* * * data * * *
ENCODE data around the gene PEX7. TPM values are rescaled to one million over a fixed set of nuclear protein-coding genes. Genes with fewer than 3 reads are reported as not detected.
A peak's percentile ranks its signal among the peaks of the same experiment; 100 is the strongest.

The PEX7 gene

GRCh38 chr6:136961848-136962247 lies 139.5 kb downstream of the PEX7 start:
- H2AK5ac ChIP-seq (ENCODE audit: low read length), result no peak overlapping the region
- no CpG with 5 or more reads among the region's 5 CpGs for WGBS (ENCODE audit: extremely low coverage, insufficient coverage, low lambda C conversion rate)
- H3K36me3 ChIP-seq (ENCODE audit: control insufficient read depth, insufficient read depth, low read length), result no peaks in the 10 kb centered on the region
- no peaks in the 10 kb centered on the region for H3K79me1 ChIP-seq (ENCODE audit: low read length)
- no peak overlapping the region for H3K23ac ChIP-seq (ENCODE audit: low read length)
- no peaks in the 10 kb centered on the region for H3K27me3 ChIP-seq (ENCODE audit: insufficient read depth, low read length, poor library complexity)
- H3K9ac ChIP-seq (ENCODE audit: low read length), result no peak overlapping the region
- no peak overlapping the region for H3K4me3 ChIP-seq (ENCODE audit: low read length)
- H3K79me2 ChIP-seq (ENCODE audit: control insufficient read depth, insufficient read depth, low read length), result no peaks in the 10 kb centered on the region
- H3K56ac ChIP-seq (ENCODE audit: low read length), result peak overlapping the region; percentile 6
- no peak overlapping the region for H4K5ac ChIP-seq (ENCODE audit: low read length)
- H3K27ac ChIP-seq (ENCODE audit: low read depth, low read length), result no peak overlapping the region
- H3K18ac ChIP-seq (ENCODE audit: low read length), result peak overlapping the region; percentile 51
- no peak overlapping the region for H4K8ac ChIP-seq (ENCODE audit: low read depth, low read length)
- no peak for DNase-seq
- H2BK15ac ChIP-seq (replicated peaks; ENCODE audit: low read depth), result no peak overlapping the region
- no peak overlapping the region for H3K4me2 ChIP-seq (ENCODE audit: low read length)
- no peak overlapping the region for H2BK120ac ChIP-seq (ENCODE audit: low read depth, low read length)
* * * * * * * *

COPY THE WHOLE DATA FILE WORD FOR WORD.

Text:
ENCODE data around the gene PEX7. TPM values are rescaled to one million over a fixed set of nuclear protein-coding genes. Genes with fewer than 3 reads are reported as not detected.
A peak's percentile ranks its signal among the peaks of the same experiment; 100 is the strongest.

The PEX7 gene

GRCh38 chr6:136961848-136962247 lies 139.5 kb downstream of the PEX7 start:
- H2AK5ac ChIP-seq (ENCODE audit: low read length), result no peak overlapping the region
- no CpG with 5 or more reads among the region's 5 CpGs for WGBS (ENCODE audit: extremely low coverage, insufficient coverage, low lambda C conversion rate)
- H3K36me3 ChIP-seq (ENCODE audit: control insufficient read depth, insufficient read depth, low read length), result no peaks in the 10 kb centered on the region
- no peaks in the 10 kb centered on the region for H3K79me1 ChIP-seq (ENCODE audit: low read length)
- no peak overlapping the region for H3K23ac ChIP-seq (ENCODE audit: low read length)
- no peaks in the 10 kb centered on the region for H3K27me3 ChIP-seq (ENCODE audit: insufficient read depth, low read length, poor library complexity)
- H3K9ac ChIP-seq (ENCODE audit: low read length), result no peak overlapping the region
- no peak overlapping the region for H3K4me3 ChIP-seq (ENCODE audit: low read length)
- H3K79me2 ChIP-seq (ENCODE audit: control insufficient read depth, insufficient read depth, low read length), result no peaks in the 10 kb centered on the region
- H3K56ac ChIP-seq (ENCODE audit: low read length), result peak overlapping the region; percentile 6
- no peak overlapping the region for H4K5ac ChIP-seq (ENCODE audit: low read length)
- H3K27ac ChIP-seq (ENCODE audit: low read depth, low read length), result no peak overlapping the region
- H3K18ac ChIP-seq (ENCODE audit: low read length), result peak overlapping the region; percentile 51
- no peak overlapping the region for H4K8ac ChIP-seq (ENCODE audit: low read depth, low read length)
- no peak for DNase-seq
- H2BK15ac ChIP-seq (replicated peaks; ENCODE audit: low read depth), result no peak overlapping the region
- no peak overlapping the region for H3K4me2 ChIP-seq (ENCODE audit: low read length)
- no peak overlapping the region for H2BK120ac ChIP-seq (ENCODE audit: low read depth, low read length)